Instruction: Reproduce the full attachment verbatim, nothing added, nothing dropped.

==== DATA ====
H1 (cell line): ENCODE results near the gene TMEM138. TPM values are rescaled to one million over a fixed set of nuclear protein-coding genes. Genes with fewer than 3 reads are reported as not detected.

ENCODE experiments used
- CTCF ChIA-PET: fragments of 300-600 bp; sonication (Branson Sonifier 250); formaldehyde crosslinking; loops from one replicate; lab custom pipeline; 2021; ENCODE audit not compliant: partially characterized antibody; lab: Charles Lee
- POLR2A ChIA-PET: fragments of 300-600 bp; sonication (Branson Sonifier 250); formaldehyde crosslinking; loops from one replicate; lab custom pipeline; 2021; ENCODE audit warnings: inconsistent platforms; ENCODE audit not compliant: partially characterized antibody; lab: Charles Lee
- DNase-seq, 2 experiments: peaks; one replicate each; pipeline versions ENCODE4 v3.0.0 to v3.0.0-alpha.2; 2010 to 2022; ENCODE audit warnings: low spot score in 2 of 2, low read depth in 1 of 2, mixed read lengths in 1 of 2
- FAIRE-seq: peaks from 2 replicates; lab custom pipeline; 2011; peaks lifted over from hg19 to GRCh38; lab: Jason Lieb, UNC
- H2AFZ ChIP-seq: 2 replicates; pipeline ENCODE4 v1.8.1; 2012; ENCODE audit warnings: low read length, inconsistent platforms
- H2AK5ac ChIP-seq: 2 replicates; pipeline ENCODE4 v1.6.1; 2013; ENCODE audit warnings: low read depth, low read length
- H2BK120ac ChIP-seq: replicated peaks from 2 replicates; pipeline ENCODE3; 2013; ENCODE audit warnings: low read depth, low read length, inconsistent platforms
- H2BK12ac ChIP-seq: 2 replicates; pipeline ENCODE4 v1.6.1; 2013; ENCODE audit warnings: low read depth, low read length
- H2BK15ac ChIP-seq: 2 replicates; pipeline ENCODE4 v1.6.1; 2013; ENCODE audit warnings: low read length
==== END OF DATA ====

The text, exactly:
H1 (cell line): ENCODE results near the gene TMEM138. TPM values are rescaled to one million over a fixed set of nuclear protein-coding genes. Genes with fewer than 3 reads are reported as not detected.

ENCODE experiments used
- CTCF ChIA-PET: fragments of 300-600 bp; sonication (Branson Sonifier 250); formaldehyde crosslinking; loops from one replicate; lab custom pipeline; 2021; ENCODE audit not compliant: partially characterized antibody; lab: Charles Lee
- POLR2A ChIA-PET: fragments of 300-600 bp; sonication (Branson Sonifier 250); formaldehyde crosslinking; loops from one replicate; lab custom pipeline; 2021; ENCODE audit warnings: inconsistent platforms; ENCODE audit not compliant: partially characterized antibody; lab: Charles Lee
- DNase-seq, 2 experiments: peaks; one replicate each; pipeline versions ENCODE4 v3.0.0 to v3.0.0-alpha.2; 2010 to 2022; ENCODE audit warnings: low spot score in 2 of 2, low read depth in 1 of 2, mixed read lengths in 1 of 2
- FAIRE-seq: peaks from 2 replicates; lab custom pipeline; 2011; peaks lifted over from hg19 to GRCh38; lab: Jason Lieb, UNC
- H2AFZ ChIP-seq: 2 replicates; pipeline ENCODE4 v1.8.1; 2012; ENCODE audit warnings: low read length, inconsistent platforms
- H2AK5ac ChIP-seq: 2 replicates; pipeline ENCODE4 v1.6.1; 2013; ENCODE audit warnings: low read depth, low read length
- H2BK120ac ChIP-seq: replicated peaks from 2 replicates; pipeline ENCODE3; 2013; ENCODE audit warnings: low read depth, low read length, inconsistent platforms
- H2BK12ac ChIP-seq: 2 replicates; pipeline ENCODE4 v1.6.1; 2013; ENCODE audit warnings: low read depth, low read length
- H2BK15ac ChIP-seq: 2 replicates; pipeline ENCODE4 v1.6.1; 2013; ENCODE audit warnings: low read length